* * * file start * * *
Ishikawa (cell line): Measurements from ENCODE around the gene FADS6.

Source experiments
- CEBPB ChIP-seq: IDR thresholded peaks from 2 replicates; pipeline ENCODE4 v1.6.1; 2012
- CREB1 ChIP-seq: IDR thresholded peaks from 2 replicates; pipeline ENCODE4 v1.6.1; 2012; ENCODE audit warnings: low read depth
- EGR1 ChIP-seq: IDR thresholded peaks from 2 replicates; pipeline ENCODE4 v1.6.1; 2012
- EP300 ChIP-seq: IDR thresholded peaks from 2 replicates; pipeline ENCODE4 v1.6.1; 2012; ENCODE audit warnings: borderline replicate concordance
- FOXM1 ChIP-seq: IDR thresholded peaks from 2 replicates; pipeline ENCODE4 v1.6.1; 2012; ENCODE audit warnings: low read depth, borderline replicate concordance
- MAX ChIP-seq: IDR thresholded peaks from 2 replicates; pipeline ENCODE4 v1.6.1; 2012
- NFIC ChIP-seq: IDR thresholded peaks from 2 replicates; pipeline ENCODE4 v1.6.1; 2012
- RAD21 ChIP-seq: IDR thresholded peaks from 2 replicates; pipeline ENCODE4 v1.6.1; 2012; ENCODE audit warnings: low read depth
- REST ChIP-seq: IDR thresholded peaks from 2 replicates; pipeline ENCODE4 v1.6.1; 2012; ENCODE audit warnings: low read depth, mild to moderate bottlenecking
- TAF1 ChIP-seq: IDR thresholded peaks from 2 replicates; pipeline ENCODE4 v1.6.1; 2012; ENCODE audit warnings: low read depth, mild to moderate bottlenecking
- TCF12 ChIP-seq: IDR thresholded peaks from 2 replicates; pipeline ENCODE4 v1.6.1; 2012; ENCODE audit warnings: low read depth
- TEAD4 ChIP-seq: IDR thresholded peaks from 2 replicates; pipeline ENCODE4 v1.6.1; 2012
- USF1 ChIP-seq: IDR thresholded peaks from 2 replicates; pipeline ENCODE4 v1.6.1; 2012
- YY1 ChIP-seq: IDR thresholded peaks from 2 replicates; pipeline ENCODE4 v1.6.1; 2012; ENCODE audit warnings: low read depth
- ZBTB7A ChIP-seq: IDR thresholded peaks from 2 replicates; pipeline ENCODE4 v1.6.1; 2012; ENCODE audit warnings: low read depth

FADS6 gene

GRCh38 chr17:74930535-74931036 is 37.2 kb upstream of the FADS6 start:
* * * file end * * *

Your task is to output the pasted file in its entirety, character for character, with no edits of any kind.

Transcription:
Ishikawa (cell line): Measurements from ENCODE around the gene FADS6.

Source experiments
- CEBPB ChIP-seq: IDR thresholded peaks from 2 replicates; pipeline ENCODE4 v1.6.1; 2012
- CREB1 ChIP-seq: IDR thresholded peaks from 2 replicates; pipeline ENCODE4 v1.6.1; 2012; ENCODE audit warnings: low read depth
- EGR1 ChIP-seq: IDR thresholded peaks from 2 replicates; pipeline ENCODE4 v1.6.1; 2012
- EP300 ChIP-seq: IDR thresholded peaks from 2 replicates; pipeline ENCODE4 v1.6.1; 2012; ENCODE audit warnings: borderline replicate concordance
- FOXM1 ChIP-seq: IDR thresholded peaks from 2 replicates; pipeline ENCODE4 v1.6.1; 2012; ENCODE audit warnings: low read depth, borderline replicate concordance
- MAX ChIP-seq: IDR thresholded peaks from 2 replicates; pipeline ENCODE4 v1.6.1; 2012
- NFIC ChIP-seq: IDR thresholded peaks from 2 replicates; pipeline ENCODE4 v1.6.1; 2012
- RAD21 ChIP-seq: IDR thresholded peaks from 2 replicates; pipeline ENCODE4 v1.6.1; 2012; ENCODE audit warnings: low read depth
- REST ChIP-seq: IDR thresholded peaks from 2 replicates; pipeline ENCODE4 v1.6.1; 2012; ENCODE audit warnings: low read depth, mild to moderate bottlenecking
- TAF1 ChIP-seq: IDR thresholded peaks from 2 replicates; pipeline ENCODE4 v1.6.1; 2012; ENCODE audit warnings: low read depth, mild to moderate bottlenecking
- TCF12 ChIP-seq: IDR thresholded peaks from 2 replicates; pipeline ENCODE4 v1.6.1; 2012; ENCODE audit warnings: low read depth
- TEAD4 ChIP-seq: IDR thresholded peaks from 2 replicates; pipeline ENCODE4 v1.6.1; 2012
- USF1 ChIP-seq: IDR thresholded peaks from 2 replicates; pipeline ENCODE4 v1.6.1; 2012
- YY1 ChIP-seq: IDR thresholded peaks from 2 replicates; pipeline ENCODE4 v1.6.1; 2012; ENCODE audit warnings: low read depth
- ZBTB7A ChIP-seq: IDR thresholded peaks from 2 replicates; pipeline ENCODE4 v1.6.1; 2012; ENCODE audit warnings: low read depth

FADS6 gene

GRCh38 chr17:74930535-74931036 is 37.2 kb upstream of the FADS6 start: